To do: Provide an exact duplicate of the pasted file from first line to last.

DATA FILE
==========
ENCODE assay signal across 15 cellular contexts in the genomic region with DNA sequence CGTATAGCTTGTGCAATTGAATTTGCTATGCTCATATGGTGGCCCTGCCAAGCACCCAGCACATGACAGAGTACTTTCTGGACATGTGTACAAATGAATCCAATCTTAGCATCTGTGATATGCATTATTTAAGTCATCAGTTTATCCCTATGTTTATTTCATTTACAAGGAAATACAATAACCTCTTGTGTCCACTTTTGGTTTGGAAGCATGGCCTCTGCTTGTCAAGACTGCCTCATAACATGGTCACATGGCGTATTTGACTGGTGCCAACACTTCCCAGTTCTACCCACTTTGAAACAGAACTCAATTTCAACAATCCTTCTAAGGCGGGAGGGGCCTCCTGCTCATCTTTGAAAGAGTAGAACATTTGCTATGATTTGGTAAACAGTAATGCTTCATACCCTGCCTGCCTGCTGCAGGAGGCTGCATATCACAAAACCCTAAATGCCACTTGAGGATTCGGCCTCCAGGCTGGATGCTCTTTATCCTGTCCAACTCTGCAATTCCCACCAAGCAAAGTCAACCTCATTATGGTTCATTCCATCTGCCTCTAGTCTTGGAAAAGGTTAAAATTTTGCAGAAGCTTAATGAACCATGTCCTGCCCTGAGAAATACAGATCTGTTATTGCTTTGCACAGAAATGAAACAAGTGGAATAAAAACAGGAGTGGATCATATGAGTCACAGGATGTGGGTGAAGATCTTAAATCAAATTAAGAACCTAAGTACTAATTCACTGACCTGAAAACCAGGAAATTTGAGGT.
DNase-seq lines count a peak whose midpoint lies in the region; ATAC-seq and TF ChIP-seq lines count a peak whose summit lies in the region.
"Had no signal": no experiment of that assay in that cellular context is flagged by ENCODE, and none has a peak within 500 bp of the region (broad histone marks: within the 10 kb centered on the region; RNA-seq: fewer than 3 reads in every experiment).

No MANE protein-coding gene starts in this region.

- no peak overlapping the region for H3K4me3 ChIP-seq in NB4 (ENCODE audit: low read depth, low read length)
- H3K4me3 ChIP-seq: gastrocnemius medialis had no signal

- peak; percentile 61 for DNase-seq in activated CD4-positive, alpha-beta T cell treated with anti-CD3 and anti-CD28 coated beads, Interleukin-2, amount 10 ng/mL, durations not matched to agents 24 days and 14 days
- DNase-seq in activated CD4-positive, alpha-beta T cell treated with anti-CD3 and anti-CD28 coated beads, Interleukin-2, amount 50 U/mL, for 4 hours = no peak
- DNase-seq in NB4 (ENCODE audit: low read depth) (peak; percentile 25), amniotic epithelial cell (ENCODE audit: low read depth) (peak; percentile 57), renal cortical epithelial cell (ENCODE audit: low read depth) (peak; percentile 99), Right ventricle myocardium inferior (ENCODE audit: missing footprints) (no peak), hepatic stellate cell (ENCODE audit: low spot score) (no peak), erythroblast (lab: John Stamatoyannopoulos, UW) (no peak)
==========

ENCODE assay signal across 15 cellular contexts in the genomic region with DNA sequence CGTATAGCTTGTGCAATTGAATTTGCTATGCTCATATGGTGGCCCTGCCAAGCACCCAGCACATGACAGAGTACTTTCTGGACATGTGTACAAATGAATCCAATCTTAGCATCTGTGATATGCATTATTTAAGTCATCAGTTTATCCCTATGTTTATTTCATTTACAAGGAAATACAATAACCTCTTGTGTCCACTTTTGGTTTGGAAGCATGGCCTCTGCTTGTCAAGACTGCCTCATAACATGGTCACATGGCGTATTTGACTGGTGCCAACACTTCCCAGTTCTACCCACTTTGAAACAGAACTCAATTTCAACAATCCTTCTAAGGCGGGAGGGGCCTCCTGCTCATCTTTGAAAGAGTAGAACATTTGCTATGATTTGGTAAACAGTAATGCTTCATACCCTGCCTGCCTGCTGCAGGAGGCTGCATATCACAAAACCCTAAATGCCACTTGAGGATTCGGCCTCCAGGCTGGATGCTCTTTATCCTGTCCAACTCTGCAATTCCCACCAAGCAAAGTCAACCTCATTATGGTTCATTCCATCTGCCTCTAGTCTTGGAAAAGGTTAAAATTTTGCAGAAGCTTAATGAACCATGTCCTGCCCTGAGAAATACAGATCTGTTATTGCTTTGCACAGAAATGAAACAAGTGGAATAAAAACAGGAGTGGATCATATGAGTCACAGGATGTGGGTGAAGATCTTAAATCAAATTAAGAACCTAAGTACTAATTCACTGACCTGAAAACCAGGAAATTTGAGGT.
DNase-seq lines count a peak whose midpoint lies in the region; ATAC-seq and TF ChIP-seq lines count a peak whose summit lies in the region.
"Had no signal": no experiment of that assay in that cellular context is flagged by ENCODE, and none has a peak within 500 bp of the region (broad histone marks: within the 10 kb centered on the region; RNA-seq: fewer than 3 reads in every experiment).

No MANE protein-coding gene starts in this region.

- no peak overlapping the region for H3K4me3 ChIP-seq in NB4 (ENCODE audit: low read depth, low read length)
- H3K4me3 ChIP-seq: gastrocnemius medialis had no signal

- peak; percentile 61 for DNase-seq in activated CD4-positive, alpha-beta T cell treated with anti-CD3 and anti-CD28 coated beads, Interleukin-2, amount 10 ng/mL, durations not matched to agents 24 days and 14 days
- DNase-seq in activated CD4-positive, alpha-beta T cell treated with anti-CD3 and anti-CD28 coated beads, Interleukin-2, amount 50 U/mL, for 4 hours = no peak
- DNase-seq in NB4 (ENCODE audit: low read depth) (peak; percentile 25), amniotic epithelial cell (ENCODE audit: low read depth) (peak; percentile 57), renal cortical epithelial cell (ENCODE audit: low read depth) (peak; percentile 99), Right ventricle myocardium inferior (ENCODE audit: missing footprints) (no peak), hepatic stellate cell (ENCODE audit: low spot score) (no peak), erythroblast (lab: John Stamatoyannopoulos, UW) (no peak)